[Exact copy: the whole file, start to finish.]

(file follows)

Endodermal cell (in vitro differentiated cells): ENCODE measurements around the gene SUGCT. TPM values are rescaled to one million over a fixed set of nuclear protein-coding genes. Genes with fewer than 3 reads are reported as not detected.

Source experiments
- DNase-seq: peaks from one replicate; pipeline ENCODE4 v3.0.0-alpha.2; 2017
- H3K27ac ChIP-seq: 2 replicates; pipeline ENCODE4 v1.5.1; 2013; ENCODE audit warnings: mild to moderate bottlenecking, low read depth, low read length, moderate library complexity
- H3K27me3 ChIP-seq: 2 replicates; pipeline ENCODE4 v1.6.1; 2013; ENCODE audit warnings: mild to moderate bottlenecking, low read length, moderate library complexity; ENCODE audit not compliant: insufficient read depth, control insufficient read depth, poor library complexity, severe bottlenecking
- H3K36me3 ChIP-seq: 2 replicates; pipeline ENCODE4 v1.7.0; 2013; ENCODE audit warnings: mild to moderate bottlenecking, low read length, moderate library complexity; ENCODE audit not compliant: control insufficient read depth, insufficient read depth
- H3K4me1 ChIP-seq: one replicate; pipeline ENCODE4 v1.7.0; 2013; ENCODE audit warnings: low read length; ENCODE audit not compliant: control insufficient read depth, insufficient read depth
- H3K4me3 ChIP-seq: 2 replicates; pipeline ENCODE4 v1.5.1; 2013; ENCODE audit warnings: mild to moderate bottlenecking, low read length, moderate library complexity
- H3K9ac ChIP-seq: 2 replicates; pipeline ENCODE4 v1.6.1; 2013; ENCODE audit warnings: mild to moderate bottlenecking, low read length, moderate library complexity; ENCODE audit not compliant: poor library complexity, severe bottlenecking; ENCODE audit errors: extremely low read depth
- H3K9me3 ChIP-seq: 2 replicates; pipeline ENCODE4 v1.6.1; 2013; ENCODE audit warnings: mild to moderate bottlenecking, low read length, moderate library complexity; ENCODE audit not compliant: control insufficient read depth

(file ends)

Endodermal cell (in vitro differentiated cells): ENCODE measurements around the gene SUGCT. TPM values are rescaled to one million over a fixed set of nuclear protein-coding genes. Genes with fewer than 3 reads are reported as not detected.

Source experiments
- DNase-seq: peaks from one replicate; pipeline ENCODE4 v3.0.0-alpha.2; 2017
- H3K27ac ChIP-seq: 2 replicates; pipeline ENCODE4 v1.5.1; 2013; ENCODE audit warnings: mild to moderate bottlenecking, low read depth, low read length, moderate library complexity
- H3K27me3 ChIP-seq: 2 replicates; pipeline ENCODE4 v1.6.1; 2013; ENCODE audit warnings: mild to moderate bottlenecking, low read length, moderate library complexity; ENCODE audit not compliant: insufficient read depth, control insufficient read depth, poor library complexity, severe bottlenecking
- H3K36me3 ChIP-seq: 2 replicates; pipeline ENCODE4 v1.7.0; 2013; ENCODE audit warnings: mild to moderate bottlenecking, low read length, moderate library complexity; ENCODE audit not compliant: control insufficient read depth, insufficient read depth
- H3K4me1 ChIP-seq: one replicate; pipeline ENCODE4 v1.7.0; 2013; ENCODE audit warnings: low read length; ENCODE audit not compliant: control insufficient read depth, insufficient read depth
- H3K4me3 ChIP-seq: 2 replicates; pipeline ENCODE4 v1.5.1; 2013; ENCODE audit warnings: mild to moderate bottlenecking, low read length, moderate library complexity
- H3K9ac ChIP-seq: 2 replicates; pipeline ENCODE4 v1.6.1; 2013; ENCODE audit warnings: mild to moderate bottlenecking, low read length, moderate library complexity; ENCODE audit not compliant: poor library complexity, severe bottlenecking; ENCODE audit errors: extremely low read depth
- H3K9me3 ChIP-seq: 2 replicates; pipeline ENCODE4 v1.6.1; 2013; ENCODE audit warnings: mild to moderate bottlenecking, low read length, moderate library complexity; ENCODE audit not compliant: control insufficient read depth